No Single Source of Truth
One of the things that has come out of my awakening is the embodied realisation that there is no single source of truth. This is very important if we want to hold nuanced and mature spiritual beliefs.
Minds have a habit of taking our experience and creating fixed perceptions and ideas about it. This includes the desire for a final truth that we can agree on.
In contrast, the heart has access to a connection with the mind, the body, the soul and the environment, because its natural state is one of interconnection.
When we are more connected to our hearts and less stuck in our minds we can take into account the different ways of processing and experiencing the world – from our perceptions to our sensate experience to our intuitive understanding.
Each of these aspects of experience was taken to their absolute limit or conclusion through my experience. I assumed that one of them would provide some source of absolute truth that held up to testing in the real world and still made sense. It didn’t work.
Instead it completely deconstructed all the fixed perceptions in my mind and landed me in a state of presence where there is no such thing as truth.
In a lot of meditation teaching awareness is held as a special quality that holds the truth of our experience. It is a special quality in a way, in that for most people this is the primary lens through which they spend their whole lives making sense of the world.
But from the perspective of the Universe or the collective, experience clearly doesn’t arise in awareness. If a house falls over and there’s no-one there to see it, it still falls over. This is not happening in awareness. The truth, to have any kind of meaning has to be something that we can agree on to some degree of certainty between us.
Awareness cannot be split off from the rest of reality. These 5 elements of experience are either all causes and conditions or all equally special. It doesn’t really matter which way you look at it. The five things are:
You cannot boil it down to one thing being the primary source, they all play a role in you being here and now, being able to be having the experience you are having.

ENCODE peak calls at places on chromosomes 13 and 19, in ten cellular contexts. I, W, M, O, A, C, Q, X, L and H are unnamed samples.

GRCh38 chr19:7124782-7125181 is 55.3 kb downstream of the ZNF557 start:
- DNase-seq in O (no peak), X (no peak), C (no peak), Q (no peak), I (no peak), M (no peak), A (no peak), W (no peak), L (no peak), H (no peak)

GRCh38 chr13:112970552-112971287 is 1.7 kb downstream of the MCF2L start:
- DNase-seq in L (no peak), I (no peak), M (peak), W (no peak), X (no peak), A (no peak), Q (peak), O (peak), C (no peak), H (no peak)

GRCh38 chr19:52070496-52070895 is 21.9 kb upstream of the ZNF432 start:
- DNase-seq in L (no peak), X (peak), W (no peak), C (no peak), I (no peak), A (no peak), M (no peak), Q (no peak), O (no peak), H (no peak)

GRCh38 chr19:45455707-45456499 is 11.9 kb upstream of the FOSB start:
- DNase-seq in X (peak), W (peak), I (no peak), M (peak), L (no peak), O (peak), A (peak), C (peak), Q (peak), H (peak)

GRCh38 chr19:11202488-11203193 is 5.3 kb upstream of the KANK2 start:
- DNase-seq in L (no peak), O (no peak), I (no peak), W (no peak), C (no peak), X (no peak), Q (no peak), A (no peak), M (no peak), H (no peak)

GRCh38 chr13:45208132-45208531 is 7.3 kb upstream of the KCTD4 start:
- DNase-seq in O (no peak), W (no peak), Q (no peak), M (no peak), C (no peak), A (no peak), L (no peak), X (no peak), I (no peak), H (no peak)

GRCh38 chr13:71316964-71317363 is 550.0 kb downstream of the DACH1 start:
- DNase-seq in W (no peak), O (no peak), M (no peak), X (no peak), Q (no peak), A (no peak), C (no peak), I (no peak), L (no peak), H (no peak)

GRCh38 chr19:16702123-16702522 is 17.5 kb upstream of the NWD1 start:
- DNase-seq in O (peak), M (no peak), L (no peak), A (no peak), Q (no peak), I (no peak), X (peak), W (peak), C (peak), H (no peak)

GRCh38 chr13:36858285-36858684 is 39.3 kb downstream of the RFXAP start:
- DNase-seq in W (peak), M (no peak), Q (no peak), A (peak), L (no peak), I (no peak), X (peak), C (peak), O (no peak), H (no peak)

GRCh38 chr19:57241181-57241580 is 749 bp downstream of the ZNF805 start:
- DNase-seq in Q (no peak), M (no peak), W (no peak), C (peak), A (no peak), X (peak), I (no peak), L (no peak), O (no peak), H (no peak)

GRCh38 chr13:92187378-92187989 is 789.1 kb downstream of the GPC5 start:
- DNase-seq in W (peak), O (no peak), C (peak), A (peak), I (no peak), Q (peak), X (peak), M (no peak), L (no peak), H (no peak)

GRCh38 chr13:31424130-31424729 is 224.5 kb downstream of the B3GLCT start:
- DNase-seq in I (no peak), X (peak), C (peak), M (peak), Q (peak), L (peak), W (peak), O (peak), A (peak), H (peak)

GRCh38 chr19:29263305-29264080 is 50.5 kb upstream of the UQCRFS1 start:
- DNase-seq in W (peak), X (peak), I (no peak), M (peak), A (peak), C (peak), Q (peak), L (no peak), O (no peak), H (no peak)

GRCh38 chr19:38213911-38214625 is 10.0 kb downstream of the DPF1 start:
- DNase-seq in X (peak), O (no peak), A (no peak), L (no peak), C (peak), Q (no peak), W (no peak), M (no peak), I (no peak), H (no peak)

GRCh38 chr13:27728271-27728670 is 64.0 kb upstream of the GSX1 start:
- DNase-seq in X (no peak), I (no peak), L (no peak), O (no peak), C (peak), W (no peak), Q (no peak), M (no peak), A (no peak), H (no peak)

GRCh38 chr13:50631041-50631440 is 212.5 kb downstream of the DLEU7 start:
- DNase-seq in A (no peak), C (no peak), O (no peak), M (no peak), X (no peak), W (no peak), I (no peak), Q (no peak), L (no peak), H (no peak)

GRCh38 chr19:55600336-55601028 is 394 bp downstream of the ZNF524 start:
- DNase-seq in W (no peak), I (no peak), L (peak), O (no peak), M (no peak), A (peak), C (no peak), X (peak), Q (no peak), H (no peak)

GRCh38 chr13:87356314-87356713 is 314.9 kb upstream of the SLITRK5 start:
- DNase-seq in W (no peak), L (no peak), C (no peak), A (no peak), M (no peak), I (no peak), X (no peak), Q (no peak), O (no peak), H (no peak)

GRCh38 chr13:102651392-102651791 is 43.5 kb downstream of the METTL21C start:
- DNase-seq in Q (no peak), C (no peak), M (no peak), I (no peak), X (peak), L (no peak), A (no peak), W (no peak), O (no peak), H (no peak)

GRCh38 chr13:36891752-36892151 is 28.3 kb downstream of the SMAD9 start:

Lots of people choose one of these things and say that it holds the ultimate truth and therefore has the answer to all our questions and problems.
The problem comes because people ignore the other factors in order to confirm their preexisting beliefs.
So people who claim to be fully awakened tend to be people who have really nice lives. Instead of acknowledging this, they focus on how ‘they’ have made changes to their awareness through mindfulness meditation as the cause of their insight and happiness.
To enter into a mature discussion about the positive benefits that spirituality, or any kind of personal development, can have, we have to be able to understand that a human being and a society is an eco system.
Each element can be awakened to a very extreme degree in us, but this isn’t the answer to a fulfilling life in which we can be present. We need to have some kind of balance between all these things in order to be happy, healthy and functioning individuals.
But to find truly meaningful connections with ourselves, our environments, our lives and each other, then we need to work together as an eco system to support each other’s existence and growth.
We cannot separate ourselves off from the rest of the world. Our awakening and wellbeing relies on the experience of other people around us.
Most spiritual leaders feel good about themselves because they have a lot of people who respect, admire and listen to them. Not because they have found some secret to life.
Things like truth, beauty, meaning, wellness, peace and love arise from our connections and relationships with things, not from our separate worlds. These are the things that provide any kind of lasting satisfaction in life.
Spirituality needs to incorporate ways of strengthening and valuing these connections. We are not islands.
We need to create environments in which people are respected, welcomed, loved, valued and seen, without them needing to have a certain degree of status.
It is true that we also need to be able to give ourselves these things and be open to receiving them, which we can practice with meditation and therapy.
But we also need to be seen in this way by others and to see others like this for it to have any lasting and real effects on our lives. This needs to happen collectively in environments that are designed to support this way of being between people.